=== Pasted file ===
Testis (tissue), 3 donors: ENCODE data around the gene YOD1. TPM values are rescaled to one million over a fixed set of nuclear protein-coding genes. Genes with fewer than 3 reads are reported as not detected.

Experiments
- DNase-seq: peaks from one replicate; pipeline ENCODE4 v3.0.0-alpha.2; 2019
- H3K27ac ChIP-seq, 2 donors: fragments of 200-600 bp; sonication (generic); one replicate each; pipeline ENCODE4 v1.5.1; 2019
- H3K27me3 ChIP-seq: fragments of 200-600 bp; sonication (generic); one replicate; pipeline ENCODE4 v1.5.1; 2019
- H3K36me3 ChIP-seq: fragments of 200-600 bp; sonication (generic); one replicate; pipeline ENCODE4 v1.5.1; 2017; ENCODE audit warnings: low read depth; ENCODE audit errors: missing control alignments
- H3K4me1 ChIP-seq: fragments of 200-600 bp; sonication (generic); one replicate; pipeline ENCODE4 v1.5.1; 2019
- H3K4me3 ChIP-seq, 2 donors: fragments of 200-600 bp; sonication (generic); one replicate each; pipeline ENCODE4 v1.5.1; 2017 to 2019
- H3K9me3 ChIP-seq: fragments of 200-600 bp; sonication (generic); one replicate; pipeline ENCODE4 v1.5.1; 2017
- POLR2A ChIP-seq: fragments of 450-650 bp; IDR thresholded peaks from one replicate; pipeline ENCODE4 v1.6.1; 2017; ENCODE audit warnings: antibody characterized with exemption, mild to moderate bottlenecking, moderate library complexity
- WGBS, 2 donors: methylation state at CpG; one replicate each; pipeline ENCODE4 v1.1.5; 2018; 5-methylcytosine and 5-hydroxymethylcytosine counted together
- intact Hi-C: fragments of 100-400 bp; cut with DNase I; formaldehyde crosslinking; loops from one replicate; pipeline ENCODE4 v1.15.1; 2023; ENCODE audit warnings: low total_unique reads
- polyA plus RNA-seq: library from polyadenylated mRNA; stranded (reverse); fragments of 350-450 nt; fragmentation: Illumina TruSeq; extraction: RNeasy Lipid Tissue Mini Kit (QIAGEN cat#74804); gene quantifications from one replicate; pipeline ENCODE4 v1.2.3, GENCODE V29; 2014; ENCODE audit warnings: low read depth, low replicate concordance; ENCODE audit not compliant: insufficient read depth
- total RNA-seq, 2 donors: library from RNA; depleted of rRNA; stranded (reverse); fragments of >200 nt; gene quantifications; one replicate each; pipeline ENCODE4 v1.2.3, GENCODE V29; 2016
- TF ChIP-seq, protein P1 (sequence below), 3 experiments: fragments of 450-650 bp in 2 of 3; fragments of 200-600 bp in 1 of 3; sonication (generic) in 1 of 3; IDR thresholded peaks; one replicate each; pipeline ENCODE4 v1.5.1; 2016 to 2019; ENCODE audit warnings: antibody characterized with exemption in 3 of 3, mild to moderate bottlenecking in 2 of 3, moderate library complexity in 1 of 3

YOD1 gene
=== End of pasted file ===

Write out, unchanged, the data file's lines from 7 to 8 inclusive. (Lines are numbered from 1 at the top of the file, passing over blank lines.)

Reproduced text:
- H3K4me1 ChIP-seq: fragments of 200-600 bp; sonication (generic); one replicate; pipeline ENCODE4 v1.5.1; 2019
- H3K4me3 ChIP-seq, 2 donors: fragments of 200-600 bp; sonication (generic); one replicate each; pipeline ENCODE4 v1.5.1; 2017 to 2019